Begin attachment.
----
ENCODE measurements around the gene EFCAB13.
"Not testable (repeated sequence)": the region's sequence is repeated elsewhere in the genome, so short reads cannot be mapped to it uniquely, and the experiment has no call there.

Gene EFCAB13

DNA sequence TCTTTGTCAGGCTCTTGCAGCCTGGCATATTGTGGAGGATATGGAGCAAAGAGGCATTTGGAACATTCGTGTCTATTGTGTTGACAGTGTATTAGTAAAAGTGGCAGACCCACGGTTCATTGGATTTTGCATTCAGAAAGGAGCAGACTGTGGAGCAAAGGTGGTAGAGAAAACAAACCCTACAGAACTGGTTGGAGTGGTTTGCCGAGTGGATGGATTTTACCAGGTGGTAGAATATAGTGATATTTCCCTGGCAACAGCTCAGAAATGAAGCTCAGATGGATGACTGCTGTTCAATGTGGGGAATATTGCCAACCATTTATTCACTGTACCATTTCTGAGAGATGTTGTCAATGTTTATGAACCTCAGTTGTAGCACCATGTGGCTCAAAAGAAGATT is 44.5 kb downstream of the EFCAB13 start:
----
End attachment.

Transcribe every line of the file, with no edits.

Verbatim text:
ENCODE measurements around the gene EFCAB13.
"Not testable (repeated sequence)": the region's sequence is repeated elsewhere in the genome, so short reads cannot be mapped to it uniquely, and the experiment has no call there.

Gene EFCAB13

DNA sequence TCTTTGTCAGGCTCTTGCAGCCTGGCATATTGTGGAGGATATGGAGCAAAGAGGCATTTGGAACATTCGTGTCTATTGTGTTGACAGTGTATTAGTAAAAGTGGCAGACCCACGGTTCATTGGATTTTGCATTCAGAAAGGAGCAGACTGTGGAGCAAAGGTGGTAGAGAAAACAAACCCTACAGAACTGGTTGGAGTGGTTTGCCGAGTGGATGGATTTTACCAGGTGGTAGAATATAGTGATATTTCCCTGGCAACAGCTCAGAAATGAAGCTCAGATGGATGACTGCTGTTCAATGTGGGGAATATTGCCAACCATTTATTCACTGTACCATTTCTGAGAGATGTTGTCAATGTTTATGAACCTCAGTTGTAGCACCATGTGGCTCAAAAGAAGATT is 44.5 kb downstream of the EFCAB13 start: